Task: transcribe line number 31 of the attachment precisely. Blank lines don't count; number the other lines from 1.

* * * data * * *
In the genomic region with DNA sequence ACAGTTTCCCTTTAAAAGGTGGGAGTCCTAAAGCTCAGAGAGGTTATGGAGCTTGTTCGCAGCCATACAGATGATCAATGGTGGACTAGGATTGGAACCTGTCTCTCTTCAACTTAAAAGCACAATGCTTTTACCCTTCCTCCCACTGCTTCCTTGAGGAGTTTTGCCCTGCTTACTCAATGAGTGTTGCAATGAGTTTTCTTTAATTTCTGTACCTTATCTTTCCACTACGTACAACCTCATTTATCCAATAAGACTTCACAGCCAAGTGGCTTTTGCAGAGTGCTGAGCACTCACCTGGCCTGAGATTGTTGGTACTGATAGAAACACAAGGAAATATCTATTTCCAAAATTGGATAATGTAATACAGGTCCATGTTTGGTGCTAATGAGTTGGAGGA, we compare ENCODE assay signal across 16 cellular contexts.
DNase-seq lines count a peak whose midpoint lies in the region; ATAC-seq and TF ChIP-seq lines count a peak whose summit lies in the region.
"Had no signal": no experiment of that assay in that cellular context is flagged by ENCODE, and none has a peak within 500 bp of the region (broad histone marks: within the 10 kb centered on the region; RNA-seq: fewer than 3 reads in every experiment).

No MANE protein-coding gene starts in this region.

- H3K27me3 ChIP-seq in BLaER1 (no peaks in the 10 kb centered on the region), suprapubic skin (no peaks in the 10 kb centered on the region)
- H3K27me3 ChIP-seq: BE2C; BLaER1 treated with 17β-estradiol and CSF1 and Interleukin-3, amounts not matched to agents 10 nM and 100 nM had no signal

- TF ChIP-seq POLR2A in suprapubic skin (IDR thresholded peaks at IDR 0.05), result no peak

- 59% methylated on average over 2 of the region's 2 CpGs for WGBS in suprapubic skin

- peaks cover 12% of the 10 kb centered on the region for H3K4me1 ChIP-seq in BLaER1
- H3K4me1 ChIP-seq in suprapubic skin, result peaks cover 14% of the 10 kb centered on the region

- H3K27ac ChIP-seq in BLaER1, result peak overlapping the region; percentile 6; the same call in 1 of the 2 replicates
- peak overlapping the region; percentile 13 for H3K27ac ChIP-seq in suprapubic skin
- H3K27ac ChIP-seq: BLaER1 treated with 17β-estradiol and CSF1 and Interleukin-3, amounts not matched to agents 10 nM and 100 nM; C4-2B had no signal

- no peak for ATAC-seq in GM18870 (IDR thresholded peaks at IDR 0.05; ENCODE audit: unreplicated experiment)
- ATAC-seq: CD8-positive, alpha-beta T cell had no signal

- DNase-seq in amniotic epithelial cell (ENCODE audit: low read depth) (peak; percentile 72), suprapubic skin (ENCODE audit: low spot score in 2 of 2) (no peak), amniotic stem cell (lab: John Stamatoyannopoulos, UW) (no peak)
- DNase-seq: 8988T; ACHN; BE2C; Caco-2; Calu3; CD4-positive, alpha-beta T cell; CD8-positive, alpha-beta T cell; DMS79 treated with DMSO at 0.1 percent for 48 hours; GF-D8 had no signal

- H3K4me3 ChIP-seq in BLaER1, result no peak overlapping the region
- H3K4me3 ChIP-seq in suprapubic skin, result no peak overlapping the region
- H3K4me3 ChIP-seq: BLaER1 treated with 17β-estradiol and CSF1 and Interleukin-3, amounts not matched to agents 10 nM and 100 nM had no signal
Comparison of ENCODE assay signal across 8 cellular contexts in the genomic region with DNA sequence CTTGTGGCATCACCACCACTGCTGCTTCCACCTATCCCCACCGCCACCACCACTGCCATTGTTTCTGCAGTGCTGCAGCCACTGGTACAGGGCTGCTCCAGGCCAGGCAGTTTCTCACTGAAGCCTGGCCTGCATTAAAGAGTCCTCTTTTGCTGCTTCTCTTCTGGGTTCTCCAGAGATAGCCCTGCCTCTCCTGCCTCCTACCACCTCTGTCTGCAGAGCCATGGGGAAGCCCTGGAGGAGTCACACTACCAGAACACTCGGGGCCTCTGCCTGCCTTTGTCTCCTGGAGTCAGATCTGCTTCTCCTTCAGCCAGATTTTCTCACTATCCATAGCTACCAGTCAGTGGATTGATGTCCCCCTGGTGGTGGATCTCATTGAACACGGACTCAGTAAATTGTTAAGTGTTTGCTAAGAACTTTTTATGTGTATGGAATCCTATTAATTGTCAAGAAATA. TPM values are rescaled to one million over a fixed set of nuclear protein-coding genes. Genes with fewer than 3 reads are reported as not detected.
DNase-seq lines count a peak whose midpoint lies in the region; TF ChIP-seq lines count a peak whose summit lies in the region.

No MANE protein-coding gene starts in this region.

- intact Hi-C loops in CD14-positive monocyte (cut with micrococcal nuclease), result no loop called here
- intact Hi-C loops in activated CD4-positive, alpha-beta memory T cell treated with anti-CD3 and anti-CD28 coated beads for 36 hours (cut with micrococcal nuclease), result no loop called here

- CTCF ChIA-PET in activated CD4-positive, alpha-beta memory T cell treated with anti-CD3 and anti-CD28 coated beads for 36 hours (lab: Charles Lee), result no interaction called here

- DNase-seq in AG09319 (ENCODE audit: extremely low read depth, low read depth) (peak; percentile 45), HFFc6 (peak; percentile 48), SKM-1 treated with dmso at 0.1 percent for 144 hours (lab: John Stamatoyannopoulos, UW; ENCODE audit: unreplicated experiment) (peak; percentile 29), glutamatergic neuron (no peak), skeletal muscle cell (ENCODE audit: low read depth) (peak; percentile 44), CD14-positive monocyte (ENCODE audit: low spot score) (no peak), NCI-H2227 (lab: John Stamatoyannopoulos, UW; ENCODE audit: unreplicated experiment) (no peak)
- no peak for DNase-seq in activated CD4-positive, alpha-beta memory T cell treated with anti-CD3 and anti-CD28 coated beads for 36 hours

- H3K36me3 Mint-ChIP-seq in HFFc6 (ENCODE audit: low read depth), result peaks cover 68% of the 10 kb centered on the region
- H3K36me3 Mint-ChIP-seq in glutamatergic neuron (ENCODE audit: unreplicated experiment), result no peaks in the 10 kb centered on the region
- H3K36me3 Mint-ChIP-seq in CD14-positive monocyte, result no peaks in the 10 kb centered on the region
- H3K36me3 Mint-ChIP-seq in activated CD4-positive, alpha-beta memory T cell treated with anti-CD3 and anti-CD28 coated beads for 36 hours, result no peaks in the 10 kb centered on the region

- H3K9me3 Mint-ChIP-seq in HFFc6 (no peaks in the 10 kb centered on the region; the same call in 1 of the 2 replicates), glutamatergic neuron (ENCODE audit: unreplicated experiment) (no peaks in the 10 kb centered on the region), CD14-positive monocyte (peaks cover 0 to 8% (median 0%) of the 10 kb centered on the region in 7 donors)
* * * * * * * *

- H3K36me3 Mint-ChIP-seq in CD14-positive monocyte, result no peaks in the 10 kb centered on the region